Engineer intentionally derailed train in attempted attack on hospital ship USNS Mercy, federal prosecutors say


The scene of an allegedly intentional train derailment at the Port of Los Angeles, near where the USNS Mercy is docked, is seen on March 31, 2020. (KTLA)

LOS ANGELES (KTLA) – A train engineer at the Port of Los Angeles is facing federal charges for allegedly sending a locomotive off the train tracks at high speed, aimed at the USNS Mercy, which he suspected is tied to a government plot, federal prosecutors said Wednesday.

Eduardo Moreno, 44, of San Pedro, was handed over to FBI agents Wednesday and charged with one count of train wrecking in Tuesday’s derailment, according to the U.S. Attorney’s Office in Los Angeles.

Moreno admitted in two separate interviews that he purposefully ran the train off the end of its tracks at full speed near the hospital ship, officials said.

He allegedly told investigators he believed the ship — which docked at the port last week to relieve strain on area hospitals during the coronavirus outbreak — had a secret purpose related to COVID-19 or a government takeover.

Moreno said he wanted to “wake people up” and hoped the derailment would get media attention so “people could see for themselves,” according to prosecutors.

The 1,000 bed ship became the largest hospital in L.A. when it docked last Friday. On Sunday it began boarding non-coronavirus patients, to free up space at other area hospitals.

Firefighters responded around 12:30 p.m. Tuesday to the port, where the train came to rest about 250 yards from the Mercy after crashing through a series of barriers. No injuries were reported, but it did trigger a fuel spill that prompted a hazardous materials cleanup.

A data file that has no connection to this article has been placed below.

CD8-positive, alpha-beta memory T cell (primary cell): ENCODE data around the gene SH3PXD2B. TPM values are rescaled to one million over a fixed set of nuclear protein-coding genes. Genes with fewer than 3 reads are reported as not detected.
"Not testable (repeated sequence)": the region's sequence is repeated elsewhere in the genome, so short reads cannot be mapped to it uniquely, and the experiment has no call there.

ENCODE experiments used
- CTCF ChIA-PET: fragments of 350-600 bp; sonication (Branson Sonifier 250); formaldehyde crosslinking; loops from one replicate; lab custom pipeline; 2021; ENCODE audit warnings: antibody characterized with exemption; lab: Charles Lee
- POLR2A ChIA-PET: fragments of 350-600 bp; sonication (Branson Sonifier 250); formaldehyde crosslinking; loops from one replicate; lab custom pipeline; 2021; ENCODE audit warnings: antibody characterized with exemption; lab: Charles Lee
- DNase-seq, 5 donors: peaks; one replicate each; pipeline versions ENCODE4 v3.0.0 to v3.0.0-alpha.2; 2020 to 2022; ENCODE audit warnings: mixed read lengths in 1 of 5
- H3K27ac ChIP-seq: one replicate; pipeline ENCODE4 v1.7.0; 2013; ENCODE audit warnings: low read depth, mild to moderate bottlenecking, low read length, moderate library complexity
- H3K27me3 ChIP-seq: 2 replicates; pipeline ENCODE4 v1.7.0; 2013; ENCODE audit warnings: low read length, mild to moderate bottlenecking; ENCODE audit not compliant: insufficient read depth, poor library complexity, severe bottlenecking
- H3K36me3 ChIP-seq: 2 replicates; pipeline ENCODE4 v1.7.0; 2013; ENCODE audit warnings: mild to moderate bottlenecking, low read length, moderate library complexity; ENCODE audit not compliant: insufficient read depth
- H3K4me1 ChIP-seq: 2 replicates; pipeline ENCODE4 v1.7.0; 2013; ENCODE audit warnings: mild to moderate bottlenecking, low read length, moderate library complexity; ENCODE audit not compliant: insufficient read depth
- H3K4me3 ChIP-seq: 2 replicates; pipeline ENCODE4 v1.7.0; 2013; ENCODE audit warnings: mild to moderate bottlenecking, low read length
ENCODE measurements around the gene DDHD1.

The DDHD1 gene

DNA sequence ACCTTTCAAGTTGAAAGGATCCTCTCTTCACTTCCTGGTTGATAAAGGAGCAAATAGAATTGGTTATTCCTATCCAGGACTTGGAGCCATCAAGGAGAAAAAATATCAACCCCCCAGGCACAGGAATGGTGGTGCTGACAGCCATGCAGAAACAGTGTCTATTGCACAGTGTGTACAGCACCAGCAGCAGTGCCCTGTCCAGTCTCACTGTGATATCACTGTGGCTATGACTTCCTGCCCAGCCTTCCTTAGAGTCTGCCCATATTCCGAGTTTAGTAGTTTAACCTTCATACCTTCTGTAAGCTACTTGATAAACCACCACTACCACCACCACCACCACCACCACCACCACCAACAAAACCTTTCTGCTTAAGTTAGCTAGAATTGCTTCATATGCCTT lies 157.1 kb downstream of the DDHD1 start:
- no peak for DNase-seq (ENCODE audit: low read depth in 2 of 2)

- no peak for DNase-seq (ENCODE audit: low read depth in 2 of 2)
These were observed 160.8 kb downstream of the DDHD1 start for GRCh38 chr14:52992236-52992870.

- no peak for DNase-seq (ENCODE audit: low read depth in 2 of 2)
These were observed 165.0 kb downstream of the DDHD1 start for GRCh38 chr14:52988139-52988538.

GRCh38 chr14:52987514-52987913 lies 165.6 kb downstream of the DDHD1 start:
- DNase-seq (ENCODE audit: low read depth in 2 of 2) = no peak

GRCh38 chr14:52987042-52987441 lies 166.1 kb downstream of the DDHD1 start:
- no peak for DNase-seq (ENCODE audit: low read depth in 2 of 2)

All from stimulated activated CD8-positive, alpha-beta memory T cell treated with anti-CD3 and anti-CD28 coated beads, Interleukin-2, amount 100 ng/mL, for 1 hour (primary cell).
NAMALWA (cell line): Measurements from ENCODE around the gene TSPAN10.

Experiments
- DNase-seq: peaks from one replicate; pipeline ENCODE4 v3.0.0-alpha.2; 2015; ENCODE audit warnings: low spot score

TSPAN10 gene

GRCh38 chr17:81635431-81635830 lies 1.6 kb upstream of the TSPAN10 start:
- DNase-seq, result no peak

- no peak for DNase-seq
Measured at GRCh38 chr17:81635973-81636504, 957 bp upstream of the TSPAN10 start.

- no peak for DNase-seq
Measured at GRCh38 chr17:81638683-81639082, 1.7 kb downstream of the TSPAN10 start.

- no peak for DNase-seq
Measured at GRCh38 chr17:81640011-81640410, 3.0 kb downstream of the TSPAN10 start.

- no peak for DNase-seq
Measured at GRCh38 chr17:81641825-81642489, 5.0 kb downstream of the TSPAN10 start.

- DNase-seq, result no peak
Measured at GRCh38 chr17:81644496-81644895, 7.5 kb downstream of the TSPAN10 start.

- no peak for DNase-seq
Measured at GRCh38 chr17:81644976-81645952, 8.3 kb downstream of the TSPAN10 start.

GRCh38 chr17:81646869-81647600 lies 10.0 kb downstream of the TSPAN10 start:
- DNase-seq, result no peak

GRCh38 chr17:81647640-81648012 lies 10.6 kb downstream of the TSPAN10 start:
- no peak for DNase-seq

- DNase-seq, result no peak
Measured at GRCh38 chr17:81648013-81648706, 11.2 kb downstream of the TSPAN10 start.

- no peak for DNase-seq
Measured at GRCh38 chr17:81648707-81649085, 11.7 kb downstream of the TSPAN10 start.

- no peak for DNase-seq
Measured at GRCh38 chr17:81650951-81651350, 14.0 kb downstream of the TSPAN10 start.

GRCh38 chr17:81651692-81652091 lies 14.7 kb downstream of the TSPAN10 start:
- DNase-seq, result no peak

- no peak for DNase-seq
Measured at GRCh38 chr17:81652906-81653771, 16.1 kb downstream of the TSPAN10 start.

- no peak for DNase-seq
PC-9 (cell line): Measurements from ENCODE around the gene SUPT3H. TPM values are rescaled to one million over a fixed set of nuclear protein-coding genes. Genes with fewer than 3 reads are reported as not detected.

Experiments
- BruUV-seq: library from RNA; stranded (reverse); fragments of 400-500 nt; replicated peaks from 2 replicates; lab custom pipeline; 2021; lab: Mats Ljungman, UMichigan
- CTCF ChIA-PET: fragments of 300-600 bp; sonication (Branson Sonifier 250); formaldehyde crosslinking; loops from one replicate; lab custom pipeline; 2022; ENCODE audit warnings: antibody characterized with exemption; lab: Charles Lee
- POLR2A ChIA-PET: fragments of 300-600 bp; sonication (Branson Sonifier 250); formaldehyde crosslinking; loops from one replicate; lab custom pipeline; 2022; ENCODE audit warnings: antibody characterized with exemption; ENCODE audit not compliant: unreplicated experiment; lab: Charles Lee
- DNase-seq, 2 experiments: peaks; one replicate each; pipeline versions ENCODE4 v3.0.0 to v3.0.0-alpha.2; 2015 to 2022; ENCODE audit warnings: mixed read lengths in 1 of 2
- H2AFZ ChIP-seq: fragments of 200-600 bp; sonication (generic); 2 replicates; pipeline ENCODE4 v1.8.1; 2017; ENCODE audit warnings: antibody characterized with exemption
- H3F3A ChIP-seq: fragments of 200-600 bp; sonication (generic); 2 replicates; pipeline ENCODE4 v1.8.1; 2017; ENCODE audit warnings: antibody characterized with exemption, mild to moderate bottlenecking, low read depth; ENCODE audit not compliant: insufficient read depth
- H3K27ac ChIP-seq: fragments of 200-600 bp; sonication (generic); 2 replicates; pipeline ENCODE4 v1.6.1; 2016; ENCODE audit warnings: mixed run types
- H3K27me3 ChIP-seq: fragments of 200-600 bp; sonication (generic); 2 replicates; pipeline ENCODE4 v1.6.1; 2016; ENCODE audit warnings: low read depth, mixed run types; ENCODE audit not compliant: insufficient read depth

Moreno tried to flee the scene but was detained by a California Highway Patrol officer who witnessed the incident, officials said. The officer reported seeing the train smash through a concrete barrier, steel barrier and chain-link fence before sliding across a parking lot and lot filled with gravel, coming to rest against another chain-link fence.

The officer told investigators that when he spoke with Moreno, the suspect said things like, “You only get this chance once. The whole world is watching. I had to. People don’t know what’s going on here. Now they will.”

Moreno was later turned over to the L.A. Port Police, who interviewed the engineer and searched his residence.

Video recovered from inside the train’s cab allegedly shows Moreno holding a lighted flare, as well as the train nearly careening into three occupied vehicles as it crashed.

Moreno told authorities that he acted alone and hadn’t plotted the move ahead of time, officials said.

The engineer is scheduled to make his first appearance in court Wednesday afternoon.

If convicted as charged, he could face up to 20 years in federal prison.

The FBI and L.A. Port Police are continuing to investigate.

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